Extending cmark-gfm pt.2

In the previous installment to this series, we took a look at the high level workings of the cmark parser. In this post, we will extend the cmark-gfm source code to enable parsing of spoiler text.

Let’s start with a basic algorithmic overview of the code we are going to write. While we examined extensions/strikethrough.c to understand how extensions worked, we are now going to adapt from the parsing of a different element (brackets). The relevant pieces of code can be found at src/inlines.c: push_bracket and src/inlines.c: handle_close_bracket. The basic steps we are going to follow are

  1. Modify src/inlines.c: parse_inline to invoke our extension every time it encounters a > or !.
  2. If we see a >, it could be the beginning of a spoiler tag. If the next character is a !, push an open spoiler on to a stack of potential spoilers.
  3. A ! could be the beginning of an end spoiler tag. If we find a < as our next character, we check to see if there is an open spoiler in our stack of potential spoilers. If there is one, pop it and create a spoiler node. Else, treat the >! as plain text.
  4. Check the stack of potential spoilers at the end of our block processing. Pop any that remain, and treat them as plain text.

Now that we have the basic algorithm out of the way, let’s get started with our code. Unfortunately, this is going to involve some changes to our upstream code, making future merges with upstream possibly troublesome. Oh, well. We really do want spoilers.

First off, we need to move some code around in src/inlines.c: parse_inline. We had talked about this briefly in the first part to this series. parse_inline(...) has a big switch block that tests against all the special characters it knows of. If it finds a match, it processes the current match, and then looks for the next special character. It invokes our extensions only in the default case of the switch, i.e. if it hasn’t matched against anything earlier.

Currently, cmark-gfm treats ! as a special character in the switch. This presents us with a design choice - we can modify the code where it matches against a ! or move the extensions matching outside the switch. Here, I decided to do the latter, as it seemed cleaner considering possible future extensions. So, I moved the following bit outside the switch. Keep in mind this causes a behavior change to the code - extensions are matched against before default tags.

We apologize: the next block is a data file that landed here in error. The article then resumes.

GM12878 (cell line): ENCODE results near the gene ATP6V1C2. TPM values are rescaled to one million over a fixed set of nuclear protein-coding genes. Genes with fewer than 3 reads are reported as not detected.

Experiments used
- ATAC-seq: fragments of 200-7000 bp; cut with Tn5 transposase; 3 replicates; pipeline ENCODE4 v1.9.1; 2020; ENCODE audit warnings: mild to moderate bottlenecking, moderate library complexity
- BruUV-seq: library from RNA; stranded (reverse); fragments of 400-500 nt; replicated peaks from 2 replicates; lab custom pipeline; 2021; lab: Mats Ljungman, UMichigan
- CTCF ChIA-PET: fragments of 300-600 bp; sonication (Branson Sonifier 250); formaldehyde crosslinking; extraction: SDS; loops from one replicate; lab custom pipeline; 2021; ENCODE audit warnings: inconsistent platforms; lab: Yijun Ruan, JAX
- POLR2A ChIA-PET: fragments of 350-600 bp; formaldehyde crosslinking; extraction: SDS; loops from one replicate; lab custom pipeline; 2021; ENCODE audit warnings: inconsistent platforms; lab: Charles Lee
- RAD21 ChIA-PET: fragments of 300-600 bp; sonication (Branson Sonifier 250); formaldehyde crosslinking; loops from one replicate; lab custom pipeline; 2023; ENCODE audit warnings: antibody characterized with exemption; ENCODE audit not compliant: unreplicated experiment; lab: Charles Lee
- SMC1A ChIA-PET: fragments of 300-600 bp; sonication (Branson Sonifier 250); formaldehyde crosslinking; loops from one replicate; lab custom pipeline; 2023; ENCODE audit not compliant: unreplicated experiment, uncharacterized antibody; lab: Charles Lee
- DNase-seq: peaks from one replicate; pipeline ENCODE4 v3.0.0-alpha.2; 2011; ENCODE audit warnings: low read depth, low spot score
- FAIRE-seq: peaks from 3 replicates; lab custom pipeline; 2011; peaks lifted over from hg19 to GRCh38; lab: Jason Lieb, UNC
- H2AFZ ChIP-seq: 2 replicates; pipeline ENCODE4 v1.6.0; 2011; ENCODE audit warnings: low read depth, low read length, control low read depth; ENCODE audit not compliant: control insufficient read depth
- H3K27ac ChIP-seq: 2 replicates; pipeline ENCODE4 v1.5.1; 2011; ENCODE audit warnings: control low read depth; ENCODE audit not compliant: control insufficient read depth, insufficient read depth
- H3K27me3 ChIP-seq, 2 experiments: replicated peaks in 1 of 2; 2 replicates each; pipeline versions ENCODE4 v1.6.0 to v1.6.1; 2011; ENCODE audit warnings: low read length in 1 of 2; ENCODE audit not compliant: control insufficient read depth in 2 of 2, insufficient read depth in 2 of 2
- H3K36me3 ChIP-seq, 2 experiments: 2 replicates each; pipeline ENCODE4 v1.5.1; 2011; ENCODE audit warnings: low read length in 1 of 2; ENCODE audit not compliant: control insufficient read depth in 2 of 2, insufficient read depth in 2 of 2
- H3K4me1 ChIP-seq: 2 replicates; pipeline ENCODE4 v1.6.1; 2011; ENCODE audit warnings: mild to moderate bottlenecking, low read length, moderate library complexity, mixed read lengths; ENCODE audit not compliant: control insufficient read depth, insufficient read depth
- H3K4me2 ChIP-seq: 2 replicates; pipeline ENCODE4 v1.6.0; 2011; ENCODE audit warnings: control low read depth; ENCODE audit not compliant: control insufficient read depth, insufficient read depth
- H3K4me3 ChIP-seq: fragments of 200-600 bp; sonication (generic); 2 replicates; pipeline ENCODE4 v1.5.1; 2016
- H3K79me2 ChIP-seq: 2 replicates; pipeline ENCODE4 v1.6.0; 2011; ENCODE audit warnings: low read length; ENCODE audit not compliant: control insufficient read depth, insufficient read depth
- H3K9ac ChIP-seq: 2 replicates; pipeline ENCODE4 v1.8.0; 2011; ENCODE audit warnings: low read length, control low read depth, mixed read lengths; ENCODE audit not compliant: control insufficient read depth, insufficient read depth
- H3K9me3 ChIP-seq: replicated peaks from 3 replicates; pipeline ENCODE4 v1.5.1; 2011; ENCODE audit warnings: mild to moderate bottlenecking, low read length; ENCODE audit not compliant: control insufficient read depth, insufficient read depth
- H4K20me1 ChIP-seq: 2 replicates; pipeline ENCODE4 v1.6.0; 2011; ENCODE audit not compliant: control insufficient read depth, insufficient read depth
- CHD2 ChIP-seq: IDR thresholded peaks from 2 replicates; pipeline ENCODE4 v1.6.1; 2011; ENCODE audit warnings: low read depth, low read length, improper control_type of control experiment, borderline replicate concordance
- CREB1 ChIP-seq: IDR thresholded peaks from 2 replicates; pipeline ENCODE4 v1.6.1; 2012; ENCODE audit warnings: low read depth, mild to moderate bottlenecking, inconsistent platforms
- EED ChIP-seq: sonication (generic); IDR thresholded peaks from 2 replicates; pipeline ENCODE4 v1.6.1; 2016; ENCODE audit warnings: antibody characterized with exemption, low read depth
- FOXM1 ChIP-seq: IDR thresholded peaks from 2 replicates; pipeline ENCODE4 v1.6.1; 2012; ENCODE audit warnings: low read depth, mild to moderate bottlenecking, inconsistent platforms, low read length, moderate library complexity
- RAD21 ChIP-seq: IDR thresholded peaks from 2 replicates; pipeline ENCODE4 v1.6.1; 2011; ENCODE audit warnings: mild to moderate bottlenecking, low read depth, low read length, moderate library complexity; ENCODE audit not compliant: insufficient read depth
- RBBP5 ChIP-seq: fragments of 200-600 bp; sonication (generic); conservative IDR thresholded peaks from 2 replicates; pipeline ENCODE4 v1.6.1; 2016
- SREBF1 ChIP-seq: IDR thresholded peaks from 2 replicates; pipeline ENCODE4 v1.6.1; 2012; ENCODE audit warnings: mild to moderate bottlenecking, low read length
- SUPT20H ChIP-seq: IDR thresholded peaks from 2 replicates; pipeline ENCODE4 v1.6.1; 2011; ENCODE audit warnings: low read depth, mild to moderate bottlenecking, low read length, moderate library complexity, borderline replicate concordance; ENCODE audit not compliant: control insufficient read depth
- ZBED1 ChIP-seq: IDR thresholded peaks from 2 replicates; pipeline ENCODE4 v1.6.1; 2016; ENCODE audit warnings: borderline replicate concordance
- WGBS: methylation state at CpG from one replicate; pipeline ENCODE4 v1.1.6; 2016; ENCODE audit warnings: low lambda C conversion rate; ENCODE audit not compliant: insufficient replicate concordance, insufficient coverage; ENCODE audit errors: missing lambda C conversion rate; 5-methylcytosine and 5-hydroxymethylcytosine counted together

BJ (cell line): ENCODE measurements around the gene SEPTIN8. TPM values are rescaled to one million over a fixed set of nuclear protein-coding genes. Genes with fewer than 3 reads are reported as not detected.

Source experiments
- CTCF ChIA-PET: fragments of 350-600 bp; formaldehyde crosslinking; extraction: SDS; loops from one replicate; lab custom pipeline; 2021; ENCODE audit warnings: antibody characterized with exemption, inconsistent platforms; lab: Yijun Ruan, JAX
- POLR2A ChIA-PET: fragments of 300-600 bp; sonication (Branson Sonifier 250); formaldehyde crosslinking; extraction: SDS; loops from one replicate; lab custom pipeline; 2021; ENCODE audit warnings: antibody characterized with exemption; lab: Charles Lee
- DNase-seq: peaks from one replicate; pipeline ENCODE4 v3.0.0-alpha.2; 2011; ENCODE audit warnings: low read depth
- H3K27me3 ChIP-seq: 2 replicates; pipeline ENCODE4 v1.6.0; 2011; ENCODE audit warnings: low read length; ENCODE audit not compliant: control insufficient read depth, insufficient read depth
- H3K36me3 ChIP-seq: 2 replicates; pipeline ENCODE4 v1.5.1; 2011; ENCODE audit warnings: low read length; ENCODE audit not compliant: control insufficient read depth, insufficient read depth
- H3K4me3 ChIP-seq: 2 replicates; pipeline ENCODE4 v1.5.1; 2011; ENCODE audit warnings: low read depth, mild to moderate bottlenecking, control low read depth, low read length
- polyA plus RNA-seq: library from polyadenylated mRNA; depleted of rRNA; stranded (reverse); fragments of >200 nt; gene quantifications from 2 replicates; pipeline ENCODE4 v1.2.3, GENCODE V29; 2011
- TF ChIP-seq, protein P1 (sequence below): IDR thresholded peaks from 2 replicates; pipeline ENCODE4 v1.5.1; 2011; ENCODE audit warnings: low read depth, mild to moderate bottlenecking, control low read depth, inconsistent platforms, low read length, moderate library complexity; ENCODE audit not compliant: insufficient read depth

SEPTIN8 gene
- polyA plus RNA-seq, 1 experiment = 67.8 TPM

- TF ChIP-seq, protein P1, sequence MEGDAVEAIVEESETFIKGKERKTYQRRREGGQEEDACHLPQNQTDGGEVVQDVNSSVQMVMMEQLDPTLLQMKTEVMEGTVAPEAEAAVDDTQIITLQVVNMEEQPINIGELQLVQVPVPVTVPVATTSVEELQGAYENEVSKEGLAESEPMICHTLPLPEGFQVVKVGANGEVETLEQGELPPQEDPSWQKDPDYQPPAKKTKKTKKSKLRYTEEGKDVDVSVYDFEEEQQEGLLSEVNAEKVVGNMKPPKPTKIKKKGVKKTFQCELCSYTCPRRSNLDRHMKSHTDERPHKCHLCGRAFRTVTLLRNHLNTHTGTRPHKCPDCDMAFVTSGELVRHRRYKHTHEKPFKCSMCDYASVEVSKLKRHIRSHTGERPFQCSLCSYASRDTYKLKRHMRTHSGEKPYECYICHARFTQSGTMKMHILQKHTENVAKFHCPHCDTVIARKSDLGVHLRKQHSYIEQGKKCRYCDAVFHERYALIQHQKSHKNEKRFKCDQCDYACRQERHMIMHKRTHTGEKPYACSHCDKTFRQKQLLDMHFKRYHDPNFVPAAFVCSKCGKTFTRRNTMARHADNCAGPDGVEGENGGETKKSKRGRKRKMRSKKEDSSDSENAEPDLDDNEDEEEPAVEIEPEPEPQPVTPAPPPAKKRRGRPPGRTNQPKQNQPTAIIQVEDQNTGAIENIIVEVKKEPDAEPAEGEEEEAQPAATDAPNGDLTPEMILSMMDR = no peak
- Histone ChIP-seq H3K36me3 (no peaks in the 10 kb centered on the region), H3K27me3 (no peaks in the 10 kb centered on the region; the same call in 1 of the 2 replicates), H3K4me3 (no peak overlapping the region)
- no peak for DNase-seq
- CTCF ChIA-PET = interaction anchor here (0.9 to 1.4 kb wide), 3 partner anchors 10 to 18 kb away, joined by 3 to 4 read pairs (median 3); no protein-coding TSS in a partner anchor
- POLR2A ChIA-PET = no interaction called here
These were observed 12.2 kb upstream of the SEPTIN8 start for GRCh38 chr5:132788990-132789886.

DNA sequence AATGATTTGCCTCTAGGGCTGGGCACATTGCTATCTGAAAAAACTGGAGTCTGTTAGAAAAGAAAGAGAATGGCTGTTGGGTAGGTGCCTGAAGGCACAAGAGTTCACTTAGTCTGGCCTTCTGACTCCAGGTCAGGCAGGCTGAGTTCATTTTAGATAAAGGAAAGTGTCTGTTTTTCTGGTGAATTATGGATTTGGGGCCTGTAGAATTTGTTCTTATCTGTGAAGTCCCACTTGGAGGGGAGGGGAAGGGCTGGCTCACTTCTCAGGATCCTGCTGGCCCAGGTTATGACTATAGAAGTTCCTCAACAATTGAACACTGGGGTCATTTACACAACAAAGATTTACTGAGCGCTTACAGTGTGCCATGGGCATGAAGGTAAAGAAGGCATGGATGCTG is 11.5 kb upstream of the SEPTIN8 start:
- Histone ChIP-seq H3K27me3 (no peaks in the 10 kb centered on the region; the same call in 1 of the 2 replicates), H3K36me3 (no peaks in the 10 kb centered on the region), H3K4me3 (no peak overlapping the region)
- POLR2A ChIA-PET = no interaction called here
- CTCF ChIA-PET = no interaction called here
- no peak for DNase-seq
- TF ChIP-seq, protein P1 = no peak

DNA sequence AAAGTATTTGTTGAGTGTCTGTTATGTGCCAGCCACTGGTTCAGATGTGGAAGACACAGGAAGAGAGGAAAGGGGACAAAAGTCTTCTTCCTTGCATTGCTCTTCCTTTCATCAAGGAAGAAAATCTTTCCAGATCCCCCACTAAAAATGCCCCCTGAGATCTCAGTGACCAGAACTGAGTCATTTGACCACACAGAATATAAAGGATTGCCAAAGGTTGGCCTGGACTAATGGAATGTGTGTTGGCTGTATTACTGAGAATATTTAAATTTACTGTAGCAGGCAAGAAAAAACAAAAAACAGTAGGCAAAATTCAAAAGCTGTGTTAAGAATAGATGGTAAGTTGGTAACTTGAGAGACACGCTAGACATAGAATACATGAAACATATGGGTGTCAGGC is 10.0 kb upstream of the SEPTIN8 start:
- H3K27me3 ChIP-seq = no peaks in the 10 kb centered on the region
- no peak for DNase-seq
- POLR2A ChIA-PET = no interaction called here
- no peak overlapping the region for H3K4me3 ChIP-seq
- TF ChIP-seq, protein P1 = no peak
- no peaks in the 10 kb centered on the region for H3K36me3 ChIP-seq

new_inl = try_extensions(parser, parent, c, subj);

Next, let’s create a way to track our open spoiler tags. The following struct in src/inlines.h works well.

typedef struct spoiler_tag {
    struct spoiler_tag* previous;
    cmark_node* inl_text;
    bufsize_t position;
} spoiler_tag;

This maintains a simple linked list with a reference to the previous tag. It also tracks a cmark text node. This node will hold the opening tag text >!. The parser will default to this text node in the event that it doesn’t find a matching !> to close the spoiler. Finally, we track the position of the opening tag in the text.

Next, we need a good place to track this list in the context of our parser. Brackets are tracked inside a subject struct. This struct is currently internal to src/inlines.c. The code that processes spoilers is going to be housed in reddit_extensions/spoiler.c. This is going to need to reference the subject struct as well. To ease access, let’s move the subject struct to src/inlines.h. Finally, we add the following declaration to the struct definition - struct spoiler_tag *last_spoiler;. The struct now reads as

typedef struct subject {
  cmark_mem *mem;
  cmark_chunk input;
  int line;
  bufsize_t pos;
  int block_offset;
  int column_offset;
  cmark_map *refmap;
  delimiter *last_delim;
  bracket *last_bracket;
  struct spoiler_tag *last_spoiler;
  bufsize_t backticks[MAXBACKTICKS + 1];
  bool scanned_for_backticks;
} subject;

We are pretty much at a point, where we can start the detection and parsing of the spoiler tags. The following piece of code inside reddit_extensions/spoiler.c will form the basis of our parsing.

static cmark_node *match(cmark_syntax_extension *extension, 
        cmark_parser *parser,
        cmark_node *parent,
        unsigned char input,
        cmark_inline_parser *subj) {
  cmark_node *res = NULL;

  switch (input) {
    case '>':
      if (peek_char_n(subj, 1) == '!') {
        // Create text tag with `>!`. Push open spoiler on spoilers list
        res = make_str(subj, subj->pos - 1, subj->pos, cmark_chunk_literal(">!"));
        push_spoiler(subj, res);
    case '!':
      if (peek_char_n(subj, 1) == '<') {
        res = handle_close_spoiler(extension, subj);


  return res;

The code simply does the following

  1. On encountering an open tag >!, it advances the parser by 2 positions. It creates a text node that contains >!. It then pushes a spoiler_tag on to the stack of potential spoilers on subject.
  2. When it finds a closing tag !>, it handles some checks and closes the spoiler as needed.